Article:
Testing Hypotheses on Simulated Data: Why Traditional Hypotheses-Testing Statistics Are Not Always Adequate for Simulated Data, and How to Modify Them
Richard Aló*, Vladik Kreinovich**, and Scott A. Starks**
*Center for Computational Sciences and Advanced Distributed Simulation, University of Houston-Downtown, One Main Street, Houston, TX 77002, USA
**Pan-American Center for Earth and Environmental Studies, University of Texas at El Paso, El Paso, TX 79968, USA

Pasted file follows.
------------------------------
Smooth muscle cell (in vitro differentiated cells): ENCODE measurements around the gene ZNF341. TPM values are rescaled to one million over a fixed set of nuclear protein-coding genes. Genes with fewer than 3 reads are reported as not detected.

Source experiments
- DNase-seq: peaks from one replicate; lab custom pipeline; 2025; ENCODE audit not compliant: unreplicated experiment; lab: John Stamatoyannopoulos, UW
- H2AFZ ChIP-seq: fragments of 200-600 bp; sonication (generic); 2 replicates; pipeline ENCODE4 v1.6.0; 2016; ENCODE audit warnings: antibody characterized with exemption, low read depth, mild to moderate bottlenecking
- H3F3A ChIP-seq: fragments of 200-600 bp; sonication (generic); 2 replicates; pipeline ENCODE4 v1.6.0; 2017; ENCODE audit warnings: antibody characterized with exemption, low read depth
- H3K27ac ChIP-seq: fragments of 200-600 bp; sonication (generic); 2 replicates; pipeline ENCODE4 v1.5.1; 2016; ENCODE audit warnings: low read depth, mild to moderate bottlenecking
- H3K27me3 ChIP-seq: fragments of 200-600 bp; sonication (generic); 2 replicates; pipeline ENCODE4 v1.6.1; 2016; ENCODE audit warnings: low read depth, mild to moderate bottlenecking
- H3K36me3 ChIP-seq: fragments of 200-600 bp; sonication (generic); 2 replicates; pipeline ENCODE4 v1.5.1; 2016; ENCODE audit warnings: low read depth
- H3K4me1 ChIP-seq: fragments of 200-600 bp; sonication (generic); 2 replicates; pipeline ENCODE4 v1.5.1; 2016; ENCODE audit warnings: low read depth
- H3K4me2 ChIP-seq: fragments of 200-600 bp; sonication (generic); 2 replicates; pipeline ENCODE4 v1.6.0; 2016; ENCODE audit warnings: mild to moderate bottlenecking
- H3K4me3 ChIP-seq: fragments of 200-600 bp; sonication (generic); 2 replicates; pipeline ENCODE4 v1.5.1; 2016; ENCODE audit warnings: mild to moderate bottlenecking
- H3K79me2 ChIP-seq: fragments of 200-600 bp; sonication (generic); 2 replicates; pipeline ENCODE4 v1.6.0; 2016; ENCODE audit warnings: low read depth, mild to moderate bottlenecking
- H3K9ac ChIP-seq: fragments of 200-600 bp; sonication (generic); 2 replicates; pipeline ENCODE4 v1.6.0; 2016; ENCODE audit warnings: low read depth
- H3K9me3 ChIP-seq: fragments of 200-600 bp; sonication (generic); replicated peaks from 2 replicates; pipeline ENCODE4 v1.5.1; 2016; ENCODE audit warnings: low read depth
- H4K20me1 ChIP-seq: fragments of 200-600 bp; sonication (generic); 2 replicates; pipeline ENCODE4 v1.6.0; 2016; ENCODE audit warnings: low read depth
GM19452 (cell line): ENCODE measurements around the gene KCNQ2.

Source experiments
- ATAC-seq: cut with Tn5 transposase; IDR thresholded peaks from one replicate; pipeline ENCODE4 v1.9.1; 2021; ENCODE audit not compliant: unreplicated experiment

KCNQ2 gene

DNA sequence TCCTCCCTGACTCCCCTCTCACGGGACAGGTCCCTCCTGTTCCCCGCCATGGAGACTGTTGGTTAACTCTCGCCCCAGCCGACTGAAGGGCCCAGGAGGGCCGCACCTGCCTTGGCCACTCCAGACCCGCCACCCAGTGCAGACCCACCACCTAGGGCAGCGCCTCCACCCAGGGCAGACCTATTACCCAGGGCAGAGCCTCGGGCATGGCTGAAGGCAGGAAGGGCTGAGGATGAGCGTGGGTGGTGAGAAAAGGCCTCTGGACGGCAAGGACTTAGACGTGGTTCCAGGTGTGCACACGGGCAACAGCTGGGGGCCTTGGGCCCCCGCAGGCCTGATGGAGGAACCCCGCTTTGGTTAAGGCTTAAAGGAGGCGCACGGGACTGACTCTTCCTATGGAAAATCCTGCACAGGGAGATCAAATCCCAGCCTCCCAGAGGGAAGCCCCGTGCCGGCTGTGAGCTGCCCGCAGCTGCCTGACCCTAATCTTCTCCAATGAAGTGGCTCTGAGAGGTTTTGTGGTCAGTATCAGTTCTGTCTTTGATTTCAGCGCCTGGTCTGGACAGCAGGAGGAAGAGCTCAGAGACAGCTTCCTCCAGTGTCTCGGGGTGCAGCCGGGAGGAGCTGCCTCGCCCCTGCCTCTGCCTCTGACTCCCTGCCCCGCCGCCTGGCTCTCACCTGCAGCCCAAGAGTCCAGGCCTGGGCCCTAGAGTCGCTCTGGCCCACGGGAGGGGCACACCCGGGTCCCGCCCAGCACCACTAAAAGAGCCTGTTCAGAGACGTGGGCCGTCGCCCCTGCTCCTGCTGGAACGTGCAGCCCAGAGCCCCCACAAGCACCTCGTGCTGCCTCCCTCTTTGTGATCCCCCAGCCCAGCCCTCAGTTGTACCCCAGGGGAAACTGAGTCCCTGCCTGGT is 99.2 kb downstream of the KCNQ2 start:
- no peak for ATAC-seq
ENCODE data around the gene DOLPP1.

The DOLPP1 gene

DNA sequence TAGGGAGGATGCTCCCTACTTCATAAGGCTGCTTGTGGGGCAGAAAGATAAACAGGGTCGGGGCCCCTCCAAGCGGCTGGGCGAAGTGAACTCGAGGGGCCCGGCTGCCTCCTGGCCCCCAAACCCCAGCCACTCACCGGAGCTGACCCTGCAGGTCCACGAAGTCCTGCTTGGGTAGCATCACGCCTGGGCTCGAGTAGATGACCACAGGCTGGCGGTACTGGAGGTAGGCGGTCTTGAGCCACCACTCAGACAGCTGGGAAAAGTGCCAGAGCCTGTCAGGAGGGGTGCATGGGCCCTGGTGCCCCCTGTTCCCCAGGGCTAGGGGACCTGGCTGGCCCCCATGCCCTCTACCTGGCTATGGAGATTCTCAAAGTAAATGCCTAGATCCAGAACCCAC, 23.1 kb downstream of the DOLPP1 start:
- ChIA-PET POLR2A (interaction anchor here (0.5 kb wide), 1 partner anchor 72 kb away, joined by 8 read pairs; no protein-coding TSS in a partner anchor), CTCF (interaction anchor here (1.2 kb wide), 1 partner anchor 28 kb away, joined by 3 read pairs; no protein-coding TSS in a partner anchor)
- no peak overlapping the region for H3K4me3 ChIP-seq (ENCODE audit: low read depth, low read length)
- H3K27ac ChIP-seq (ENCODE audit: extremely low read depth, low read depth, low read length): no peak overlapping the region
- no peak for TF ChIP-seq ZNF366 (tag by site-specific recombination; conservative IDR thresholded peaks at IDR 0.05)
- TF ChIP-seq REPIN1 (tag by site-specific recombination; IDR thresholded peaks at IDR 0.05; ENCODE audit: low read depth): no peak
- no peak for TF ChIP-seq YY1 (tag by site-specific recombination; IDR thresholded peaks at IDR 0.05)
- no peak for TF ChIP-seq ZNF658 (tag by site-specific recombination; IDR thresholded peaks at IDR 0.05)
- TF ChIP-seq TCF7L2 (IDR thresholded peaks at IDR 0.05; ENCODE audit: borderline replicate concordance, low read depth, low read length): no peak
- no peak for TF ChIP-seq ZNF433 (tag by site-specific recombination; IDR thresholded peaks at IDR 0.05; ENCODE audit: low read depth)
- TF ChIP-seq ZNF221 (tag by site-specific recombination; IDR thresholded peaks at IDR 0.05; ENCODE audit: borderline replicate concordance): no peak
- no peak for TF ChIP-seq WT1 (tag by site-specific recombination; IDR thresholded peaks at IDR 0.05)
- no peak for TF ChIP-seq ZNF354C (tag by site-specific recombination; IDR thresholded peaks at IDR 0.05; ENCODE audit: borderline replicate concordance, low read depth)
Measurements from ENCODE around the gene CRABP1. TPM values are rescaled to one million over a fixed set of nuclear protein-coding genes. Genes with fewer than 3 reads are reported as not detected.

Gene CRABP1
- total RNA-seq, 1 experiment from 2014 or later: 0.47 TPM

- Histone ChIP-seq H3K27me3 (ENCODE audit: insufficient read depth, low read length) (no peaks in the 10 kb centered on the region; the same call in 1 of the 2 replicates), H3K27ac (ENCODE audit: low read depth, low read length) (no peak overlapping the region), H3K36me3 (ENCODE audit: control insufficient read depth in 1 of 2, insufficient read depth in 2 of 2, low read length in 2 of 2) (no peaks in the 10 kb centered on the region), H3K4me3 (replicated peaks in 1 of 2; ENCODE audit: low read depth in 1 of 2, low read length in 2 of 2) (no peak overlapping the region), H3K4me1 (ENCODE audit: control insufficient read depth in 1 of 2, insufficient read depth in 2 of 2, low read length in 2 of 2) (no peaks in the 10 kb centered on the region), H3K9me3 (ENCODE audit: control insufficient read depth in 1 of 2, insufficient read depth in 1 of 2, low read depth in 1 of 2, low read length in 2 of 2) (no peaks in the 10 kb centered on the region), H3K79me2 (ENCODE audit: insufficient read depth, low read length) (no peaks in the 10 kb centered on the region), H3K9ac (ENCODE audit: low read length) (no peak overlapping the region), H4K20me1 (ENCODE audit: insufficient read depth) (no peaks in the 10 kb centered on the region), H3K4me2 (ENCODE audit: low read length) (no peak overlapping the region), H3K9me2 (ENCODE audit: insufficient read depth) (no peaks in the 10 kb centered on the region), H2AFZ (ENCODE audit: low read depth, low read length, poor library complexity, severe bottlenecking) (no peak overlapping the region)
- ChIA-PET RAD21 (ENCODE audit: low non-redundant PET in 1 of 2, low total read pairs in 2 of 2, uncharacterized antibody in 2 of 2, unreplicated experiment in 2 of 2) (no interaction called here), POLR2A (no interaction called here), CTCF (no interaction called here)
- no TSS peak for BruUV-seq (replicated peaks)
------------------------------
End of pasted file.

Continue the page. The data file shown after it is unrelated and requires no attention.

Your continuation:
To check whether a new algorithm is better, researchers use traditional statistical techniques for hypotheses testing. In particular, when the results are inconclusive, they run more and more simulations (n2>n1, n3>n2, …, nm>nm-1) until the results become conclusive. In this paper, we point out that these results may be misleading. Indeed, in the traditional approach, we select a statistic and then choose a threshold for which the probability of this statistic “accidentally” exceeding this threshold is smaller than, say, 1%. It is very easy to run additional simulations with ever-larger n. The probability of error is still 1% for each ni, but the probability that we reach an erroneous conclusion for at least one of the values ni increases as m increases. In this paper, we design new statistical techniques oriented towards experiments on simulated data, techniques that would guarantee that the error stays under, say, 1% no matter how many experiments we run.
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